THE BLOG

Supporting the Arts, One Point at a Time

10/26/2015 07:11 EDT | Updated 10/26/2016 05:12 EDT
Maria Teijeiro via Getty Images

When I was running the Canadian Internationa Dragon Boat Festival, the late impresario, David YH Lui, and I would have many discussions around the arts. David was producing the cultural program at the festival and helped me understand the value of the arts and the issues they faced. Coincidentally, it was the cultural program at the time that helped set the Vancouver dragon boat event apart from all others in the world.

Everyone had races. Only we had culture -- and that complement helped secure our place as the largest dragon boat event in North America.

In those heady days, the melodic and graceful expressions of the Vancouver Symphony Orchestra, Vancouver Opera or Ballet BC would alight the main stage. Embraced by the warmth of summer with the blue waters of False Creek as a backdrop, it was a most magnificent spectacle.

But over the next number of years, practically every arts organization we engaged would find itself in distress, with falling financial support and declining audiences. It was a conundrum about which David and I often fretted. However, the problems facing the arts were planted for which an inquiring mind sought to find solutions.

Funding and audience development continue to be the primary struggle for arts organizations. This is an old story. The challenge, we mused, was how to more effectively leverage box office and admission revenues in order to create greater sustainability. After all, tickets unsold and seats left empty equate to revenue that cannot be recovered, but growing audiences and revenues increase an organization's bottom line, ensure ongoing government support and help leverage relationships with corporate and individual supporters.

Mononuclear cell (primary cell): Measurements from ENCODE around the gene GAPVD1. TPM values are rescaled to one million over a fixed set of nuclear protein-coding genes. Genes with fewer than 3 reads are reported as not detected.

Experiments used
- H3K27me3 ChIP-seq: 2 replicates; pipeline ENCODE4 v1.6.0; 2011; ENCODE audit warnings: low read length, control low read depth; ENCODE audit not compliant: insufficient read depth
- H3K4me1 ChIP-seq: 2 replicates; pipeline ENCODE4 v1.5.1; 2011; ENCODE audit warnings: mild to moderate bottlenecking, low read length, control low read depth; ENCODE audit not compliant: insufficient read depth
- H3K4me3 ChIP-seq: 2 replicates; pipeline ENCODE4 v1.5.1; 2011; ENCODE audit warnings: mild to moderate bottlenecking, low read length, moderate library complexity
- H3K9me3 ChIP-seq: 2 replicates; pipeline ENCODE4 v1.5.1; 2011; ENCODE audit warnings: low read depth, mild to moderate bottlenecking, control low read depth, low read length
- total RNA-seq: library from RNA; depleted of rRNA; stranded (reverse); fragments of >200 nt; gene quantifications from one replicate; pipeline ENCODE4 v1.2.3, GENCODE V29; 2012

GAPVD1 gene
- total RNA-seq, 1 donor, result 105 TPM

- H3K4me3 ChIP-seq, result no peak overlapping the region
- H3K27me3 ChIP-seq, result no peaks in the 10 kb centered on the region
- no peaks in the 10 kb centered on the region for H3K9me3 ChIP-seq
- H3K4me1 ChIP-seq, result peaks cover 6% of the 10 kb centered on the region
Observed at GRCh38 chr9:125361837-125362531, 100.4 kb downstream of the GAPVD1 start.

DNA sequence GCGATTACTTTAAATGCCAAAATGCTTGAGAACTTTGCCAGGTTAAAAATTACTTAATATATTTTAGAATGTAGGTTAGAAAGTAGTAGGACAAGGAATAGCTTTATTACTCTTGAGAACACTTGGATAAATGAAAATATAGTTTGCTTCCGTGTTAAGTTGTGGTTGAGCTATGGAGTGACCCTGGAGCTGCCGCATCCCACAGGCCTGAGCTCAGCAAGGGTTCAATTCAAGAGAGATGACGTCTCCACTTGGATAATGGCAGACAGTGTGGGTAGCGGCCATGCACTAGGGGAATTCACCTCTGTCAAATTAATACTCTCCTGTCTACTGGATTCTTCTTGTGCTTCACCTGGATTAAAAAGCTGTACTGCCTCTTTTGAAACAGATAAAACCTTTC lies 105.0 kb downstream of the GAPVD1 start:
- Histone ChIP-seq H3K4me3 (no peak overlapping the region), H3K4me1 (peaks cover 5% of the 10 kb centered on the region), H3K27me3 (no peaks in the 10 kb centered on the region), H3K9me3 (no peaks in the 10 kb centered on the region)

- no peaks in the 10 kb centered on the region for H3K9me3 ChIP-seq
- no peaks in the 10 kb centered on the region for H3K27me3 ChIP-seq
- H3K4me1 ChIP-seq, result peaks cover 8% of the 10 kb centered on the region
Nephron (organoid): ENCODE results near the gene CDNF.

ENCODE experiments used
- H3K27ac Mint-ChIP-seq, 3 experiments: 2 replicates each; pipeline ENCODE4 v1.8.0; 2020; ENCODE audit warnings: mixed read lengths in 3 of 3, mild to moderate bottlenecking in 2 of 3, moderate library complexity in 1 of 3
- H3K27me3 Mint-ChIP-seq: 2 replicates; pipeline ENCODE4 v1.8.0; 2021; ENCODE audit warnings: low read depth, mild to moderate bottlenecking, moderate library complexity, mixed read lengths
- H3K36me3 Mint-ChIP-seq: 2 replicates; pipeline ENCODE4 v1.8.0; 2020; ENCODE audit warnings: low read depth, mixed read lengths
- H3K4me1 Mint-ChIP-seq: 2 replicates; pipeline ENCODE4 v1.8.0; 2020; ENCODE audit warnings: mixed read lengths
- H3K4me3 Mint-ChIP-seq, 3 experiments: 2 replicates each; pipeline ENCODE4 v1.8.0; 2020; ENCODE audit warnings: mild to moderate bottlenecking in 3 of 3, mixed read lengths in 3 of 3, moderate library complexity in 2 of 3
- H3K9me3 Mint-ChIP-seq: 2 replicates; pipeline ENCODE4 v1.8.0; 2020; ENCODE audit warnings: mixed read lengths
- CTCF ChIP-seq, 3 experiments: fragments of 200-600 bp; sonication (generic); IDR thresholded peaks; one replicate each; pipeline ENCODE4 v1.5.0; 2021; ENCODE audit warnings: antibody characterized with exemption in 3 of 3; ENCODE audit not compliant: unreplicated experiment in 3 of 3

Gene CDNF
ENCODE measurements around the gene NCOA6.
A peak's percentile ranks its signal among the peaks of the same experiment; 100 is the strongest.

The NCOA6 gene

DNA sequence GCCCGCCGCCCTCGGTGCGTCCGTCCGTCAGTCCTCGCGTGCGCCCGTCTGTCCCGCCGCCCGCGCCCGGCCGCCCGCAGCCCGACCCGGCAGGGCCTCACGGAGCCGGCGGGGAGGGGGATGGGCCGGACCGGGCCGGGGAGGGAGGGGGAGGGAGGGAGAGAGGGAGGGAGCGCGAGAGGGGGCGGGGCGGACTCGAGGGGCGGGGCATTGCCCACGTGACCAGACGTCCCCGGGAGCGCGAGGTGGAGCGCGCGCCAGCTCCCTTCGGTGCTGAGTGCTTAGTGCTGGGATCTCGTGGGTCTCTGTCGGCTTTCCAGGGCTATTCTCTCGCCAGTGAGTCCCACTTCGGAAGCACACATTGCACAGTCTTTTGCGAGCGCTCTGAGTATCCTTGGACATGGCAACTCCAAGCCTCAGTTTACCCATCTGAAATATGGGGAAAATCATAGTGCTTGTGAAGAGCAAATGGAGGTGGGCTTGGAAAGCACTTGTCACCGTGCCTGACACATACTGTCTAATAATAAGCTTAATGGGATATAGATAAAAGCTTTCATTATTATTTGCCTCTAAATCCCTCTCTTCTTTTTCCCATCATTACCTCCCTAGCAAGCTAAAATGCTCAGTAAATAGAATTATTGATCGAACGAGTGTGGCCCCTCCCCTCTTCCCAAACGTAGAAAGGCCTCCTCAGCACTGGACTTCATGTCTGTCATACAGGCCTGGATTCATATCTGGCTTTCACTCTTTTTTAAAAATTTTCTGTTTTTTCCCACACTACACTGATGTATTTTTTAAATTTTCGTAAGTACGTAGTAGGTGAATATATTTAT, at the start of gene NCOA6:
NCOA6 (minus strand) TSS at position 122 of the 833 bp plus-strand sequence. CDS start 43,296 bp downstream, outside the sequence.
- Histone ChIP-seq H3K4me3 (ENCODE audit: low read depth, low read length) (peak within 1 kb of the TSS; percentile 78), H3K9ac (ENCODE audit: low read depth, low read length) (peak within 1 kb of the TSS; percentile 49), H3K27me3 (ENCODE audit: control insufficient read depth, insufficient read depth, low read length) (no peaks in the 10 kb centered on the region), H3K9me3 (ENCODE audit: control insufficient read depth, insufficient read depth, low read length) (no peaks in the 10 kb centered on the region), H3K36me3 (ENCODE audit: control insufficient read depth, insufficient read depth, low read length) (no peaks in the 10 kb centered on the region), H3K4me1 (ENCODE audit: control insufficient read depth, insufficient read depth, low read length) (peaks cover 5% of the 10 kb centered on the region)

With that thought -- seats left empty -- we had an idea. What if we took the loyalty model first developed by the airlines in the 1980s when their planes were flying half empty and adapted it to include the full spectrum of the arts? Artspoints Rewards was born -- the only coalition loyalty program for the arts in Canada and the world, made right here in B.C. If loyalty programs helped turn around an ailing airline industry, why couldn't it do the same for the arts?

Odds are, you already earn points when you travel, buy groceries, gas, drugstore items, movie tickets and more. Rewarding customers through point earnings with the potential of future reward is now a mainstream marketing strategy for businesses wanting to retain existing, and attract new, customers. Not only do they work, they've proven to be hugely successful.

Globally, Canadians are among the highest adopters of rewards programs with average participation in eight programs. However, half have recently expressed dissatisfaction with these programs saying more needs to be offered. At Artspoints, we share your sentiment -- after all no one wants another toaster. Rather, we believe experiences are one of the ingredients to greater satisfaction and the arts deliver that in spades.

Few would dispute the value of the arts to society. However, detractors will always criticize the pool of public funding earmarked for the arts. Defraying this attitude must be a key feature of the arts, which is where a loyalty program could fit in.

As an audience development program for the arts by the arts, Artspoints is taking a page from commercial marketing programs and applying it to this most deserving sector. By rewarding participation in the arts, helping to sell more tickets and paying the arts when points are redeemed, Artspoints is applying a familiar loyalty and revenue model to the arts in a way that's never been done before anywhere in the world.

Artspoints has been years in the making and in the last few weeks has finally rolled out in B.C. Partnering with more than a dozen of the leading arts groups in, with more to come, Artspoints is blazing a trail in audience marketing for the arts and allowing consumers to enjoy more arts more often.